Jedi Academy Review

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Graphics: 8.5
Sound : 9.0
Gameplay : 8.5
Multiplayer : 8.5
Overall : 8.5
Review by Kurt K.

Almost everyone has heard of Star Wars, and if you haven’t you probably wouldn’t be reading this. There is a huge following behind the whole Star Wars Jedi thing, so of course if they made games based on this, you would expect them to be good. However “good” doesn’t describe this game; it’s great.


If you have played Jedi Knight: Jedi Outcast (AKA JK2), you will notice a lot of similarities with Jedi Academy and Jedi Outcast. Quake3 was the engine of choice for both games, and although Jedi Academy is beefed up a bit more, it still has the exact same look and feel of JK2.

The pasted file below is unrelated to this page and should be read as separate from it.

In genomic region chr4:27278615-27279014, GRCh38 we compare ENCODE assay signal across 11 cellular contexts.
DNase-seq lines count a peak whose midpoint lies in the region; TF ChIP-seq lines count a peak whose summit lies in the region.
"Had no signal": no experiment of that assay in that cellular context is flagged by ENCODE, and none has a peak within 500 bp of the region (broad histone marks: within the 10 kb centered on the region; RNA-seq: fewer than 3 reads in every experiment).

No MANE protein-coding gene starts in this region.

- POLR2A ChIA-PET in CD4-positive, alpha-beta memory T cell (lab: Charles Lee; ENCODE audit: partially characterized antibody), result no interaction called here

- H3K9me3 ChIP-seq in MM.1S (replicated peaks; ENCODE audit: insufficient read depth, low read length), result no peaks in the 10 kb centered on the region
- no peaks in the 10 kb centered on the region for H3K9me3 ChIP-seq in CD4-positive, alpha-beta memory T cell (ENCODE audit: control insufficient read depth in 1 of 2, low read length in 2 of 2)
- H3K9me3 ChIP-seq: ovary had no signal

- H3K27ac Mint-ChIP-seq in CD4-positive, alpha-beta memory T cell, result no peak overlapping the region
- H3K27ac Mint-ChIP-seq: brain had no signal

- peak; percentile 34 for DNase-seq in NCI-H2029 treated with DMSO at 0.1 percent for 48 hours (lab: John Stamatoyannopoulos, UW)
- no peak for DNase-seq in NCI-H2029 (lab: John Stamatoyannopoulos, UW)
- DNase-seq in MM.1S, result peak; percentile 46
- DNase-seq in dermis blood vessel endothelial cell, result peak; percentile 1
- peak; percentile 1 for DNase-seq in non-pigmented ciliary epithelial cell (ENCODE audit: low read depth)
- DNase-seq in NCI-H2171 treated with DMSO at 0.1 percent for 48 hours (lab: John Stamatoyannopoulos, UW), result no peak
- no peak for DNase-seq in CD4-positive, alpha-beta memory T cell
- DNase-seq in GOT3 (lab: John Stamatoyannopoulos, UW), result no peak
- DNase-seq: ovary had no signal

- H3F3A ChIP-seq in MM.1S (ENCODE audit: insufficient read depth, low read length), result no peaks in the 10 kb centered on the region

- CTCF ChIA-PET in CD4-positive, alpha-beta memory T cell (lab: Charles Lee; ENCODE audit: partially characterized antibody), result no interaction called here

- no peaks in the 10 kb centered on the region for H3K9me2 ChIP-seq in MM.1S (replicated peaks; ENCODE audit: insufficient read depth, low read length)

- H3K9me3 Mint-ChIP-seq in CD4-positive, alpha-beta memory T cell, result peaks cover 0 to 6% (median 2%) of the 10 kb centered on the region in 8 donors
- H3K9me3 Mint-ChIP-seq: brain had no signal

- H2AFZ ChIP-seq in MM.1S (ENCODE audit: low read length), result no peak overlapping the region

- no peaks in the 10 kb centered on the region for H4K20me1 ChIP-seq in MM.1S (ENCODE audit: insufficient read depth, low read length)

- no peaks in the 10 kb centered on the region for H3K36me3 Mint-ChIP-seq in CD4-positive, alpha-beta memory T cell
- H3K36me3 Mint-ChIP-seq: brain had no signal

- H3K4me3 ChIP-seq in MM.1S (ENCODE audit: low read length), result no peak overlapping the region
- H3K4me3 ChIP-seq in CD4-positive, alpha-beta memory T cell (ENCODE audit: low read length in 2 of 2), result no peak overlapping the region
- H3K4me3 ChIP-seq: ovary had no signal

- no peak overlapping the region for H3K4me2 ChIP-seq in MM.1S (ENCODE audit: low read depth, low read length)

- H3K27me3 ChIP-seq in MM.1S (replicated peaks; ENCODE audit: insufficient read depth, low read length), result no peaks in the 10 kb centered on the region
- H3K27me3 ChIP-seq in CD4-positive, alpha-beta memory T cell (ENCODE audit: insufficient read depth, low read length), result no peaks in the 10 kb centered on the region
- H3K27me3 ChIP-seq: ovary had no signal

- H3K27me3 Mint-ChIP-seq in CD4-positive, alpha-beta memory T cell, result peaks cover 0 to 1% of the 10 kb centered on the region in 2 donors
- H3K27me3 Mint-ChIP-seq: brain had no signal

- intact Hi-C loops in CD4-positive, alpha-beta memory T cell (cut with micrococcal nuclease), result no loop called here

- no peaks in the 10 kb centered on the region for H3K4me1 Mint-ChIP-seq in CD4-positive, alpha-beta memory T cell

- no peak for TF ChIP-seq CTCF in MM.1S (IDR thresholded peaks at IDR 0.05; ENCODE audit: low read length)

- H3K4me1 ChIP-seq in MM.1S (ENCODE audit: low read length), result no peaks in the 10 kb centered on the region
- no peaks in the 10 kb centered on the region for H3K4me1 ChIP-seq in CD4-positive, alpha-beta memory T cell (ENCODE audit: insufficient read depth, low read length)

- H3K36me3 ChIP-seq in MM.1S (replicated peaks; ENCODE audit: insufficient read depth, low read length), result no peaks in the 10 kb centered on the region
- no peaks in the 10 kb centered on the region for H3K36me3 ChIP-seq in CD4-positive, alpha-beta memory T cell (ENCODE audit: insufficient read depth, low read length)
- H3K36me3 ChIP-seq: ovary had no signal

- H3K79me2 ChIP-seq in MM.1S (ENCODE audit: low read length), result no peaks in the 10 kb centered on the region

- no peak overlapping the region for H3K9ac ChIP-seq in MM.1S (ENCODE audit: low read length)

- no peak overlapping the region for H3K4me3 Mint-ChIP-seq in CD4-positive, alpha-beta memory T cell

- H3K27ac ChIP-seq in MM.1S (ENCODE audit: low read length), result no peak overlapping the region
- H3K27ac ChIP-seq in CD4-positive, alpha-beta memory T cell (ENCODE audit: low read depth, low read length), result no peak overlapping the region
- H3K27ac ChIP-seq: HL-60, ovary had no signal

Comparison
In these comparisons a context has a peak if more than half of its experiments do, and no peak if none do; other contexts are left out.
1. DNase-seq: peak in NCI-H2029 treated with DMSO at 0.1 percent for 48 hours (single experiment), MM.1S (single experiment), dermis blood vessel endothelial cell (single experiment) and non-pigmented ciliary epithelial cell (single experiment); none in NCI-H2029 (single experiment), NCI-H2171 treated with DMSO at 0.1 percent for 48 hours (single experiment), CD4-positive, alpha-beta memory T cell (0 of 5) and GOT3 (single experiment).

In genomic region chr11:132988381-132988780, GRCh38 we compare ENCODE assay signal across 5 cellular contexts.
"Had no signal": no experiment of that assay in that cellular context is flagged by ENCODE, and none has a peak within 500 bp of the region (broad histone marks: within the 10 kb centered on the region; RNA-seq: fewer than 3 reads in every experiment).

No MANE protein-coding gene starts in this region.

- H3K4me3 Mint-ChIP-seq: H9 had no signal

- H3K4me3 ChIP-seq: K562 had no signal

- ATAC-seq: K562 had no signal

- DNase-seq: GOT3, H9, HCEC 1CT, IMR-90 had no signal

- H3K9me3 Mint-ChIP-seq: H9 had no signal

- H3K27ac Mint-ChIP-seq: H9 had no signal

The graphics in this game are superb. Although nothing is ground breaking, the effects in the game are remarkable. The saber effects look like they were taken straight out of the movie; nothing can describe the feeling of being in a duel with a fellow Jedi with sabers. As the sparks fly, you can see the light trail your saber makes as it swings through the air. As you strike the opponents you can see the burn marks left behind, although they disappear after a few seconds.

The level design is very well done, as it was in JK2. There are various missions on various planets, so you get a great feel of different environments. The Quake3 engine performs wonderfully in all of these levels, whether it is indoor or outdoor. When you play some missions you can see the developers tried to take away some of the linear feeling and mix it up with a lot of corridors or various other paths to take. They did a splendid job as it goes from corridors to outdoors, and vents to shafts, giving you a lot of visuals to keep your eyes happy.